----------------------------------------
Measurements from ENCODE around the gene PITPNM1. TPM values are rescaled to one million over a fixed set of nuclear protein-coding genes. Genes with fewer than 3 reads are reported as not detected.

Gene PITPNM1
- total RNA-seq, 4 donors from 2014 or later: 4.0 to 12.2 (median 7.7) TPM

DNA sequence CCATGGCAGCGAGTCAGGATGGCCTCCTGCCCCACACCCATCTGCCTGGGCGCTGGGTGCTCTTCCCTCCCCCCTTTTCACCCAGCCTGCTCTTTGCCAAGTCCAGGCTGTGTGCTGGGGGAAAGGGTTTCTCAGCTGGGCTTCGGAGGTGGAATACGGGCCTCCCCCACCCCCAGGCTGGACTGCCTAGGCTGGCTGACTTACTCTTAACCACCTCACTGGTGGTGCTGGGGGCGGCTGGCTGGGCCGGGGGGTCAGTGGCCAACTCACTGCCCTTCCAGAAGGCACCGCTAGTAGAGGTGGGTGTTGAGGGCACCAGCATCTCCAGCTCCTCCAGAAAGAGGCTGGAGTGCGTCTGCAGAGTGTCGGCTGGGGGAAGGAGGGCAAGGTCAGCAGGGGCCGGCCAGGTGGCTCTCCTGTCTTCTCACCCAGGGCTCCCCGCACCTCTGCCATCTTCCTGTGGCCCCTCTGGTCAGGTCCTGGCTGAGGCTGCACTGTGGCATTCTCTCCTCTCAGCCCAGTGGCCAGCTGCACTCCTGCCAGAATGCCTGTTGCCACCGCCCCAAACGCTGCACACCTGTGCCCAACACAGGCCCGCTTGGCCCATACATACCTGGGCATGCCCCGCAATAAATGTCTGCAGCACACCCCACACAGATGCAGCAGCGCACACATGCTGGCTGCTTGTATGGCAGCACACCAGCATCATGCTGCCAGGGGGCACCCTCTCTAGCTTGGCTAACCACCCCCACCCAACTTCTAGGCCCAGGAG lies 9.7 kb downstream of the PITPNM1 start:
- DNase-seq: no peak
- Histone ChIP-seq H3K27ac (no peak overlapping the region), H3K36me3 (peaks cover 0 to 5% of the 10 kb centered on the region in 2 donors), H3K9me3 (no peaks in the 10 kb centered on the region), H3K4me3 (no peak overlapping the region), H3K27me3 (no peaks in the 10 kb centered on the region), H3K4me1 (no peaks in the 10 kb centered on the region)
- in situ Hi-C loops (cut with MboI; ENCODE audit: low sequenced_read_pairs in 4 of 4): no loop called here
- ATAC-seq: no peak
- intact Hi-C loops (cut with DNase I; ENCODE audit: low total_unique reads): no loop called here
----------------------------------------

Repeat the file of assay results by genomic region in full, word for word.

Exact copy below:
Measurements from ENCODE around the gene PITPNM1. TPM values are rescaled to one million over a fixed set of nuclear protein-coding genes. Genes with fewer than 3 reads are reported as not detected.

Gene PITPNM1
- total RNA-seq, 4 donors from 2014 or later: 4.0 to 12.2 (median 7.7) TPM

DNA sequence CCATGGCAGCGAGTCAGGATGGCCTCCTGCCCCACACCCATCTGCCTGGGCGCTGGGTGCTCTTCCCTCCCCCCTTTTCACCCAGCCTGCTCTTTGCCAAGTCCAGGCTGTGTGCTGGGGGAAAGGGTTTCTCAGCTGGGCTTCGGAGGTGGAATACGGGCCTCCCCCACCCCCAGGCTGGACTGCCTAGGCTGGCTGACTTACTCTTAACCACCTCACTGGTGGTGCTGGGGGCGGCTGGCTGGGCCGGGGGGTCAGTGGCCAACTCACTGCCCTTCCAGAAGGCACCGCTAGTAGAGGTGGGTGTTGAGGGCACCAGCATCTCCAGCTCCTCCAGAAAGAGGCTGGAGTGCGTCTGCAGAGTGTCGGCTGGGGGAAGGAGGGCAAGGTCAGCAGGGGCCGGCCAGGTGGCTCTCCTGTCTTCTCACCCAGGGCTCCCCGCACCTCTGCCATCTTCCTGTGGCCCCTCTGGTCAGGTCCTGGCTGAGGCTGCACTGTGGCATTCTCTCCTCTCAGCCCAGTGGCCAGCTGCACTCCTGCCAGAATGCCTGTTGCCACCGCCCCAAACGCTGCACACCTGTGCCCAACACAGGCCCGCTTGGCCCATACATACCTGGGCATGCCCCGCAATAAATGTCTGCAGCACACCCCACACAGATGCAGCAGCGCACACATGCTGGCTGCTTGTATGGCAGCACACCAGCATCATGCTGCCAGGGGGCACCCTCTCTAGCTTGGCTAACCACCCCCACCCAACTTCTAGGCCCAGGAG lies 9.7 kb downstream of the PITPNM1 start:
- DNase-seq: no peak
- Histone ChIP-seq H3K27ac (no peak overlapping the region), H3K36me3 (peaks cover 0 to 5% of the 10 kb centered on the region in 2 donors), H3K9me3 (no peaks in the 10 kb centered on the region), H3K4me3 (no peak overlapping the region), H3K27me3 (no peaks in the 10 kb centered on the region), H3K4me1 (no peaks in the 10 kb centered on the region)
- in situ Hi-C loops (cut with MboI; ENCODE audit: low sequenced_read_pairs in 4 of 4): no loop called here
- ATAC-seq: no peak
- intact Hi-C loops (cut with DNase I; ENCODE audit: low total_unique reads): no loop called here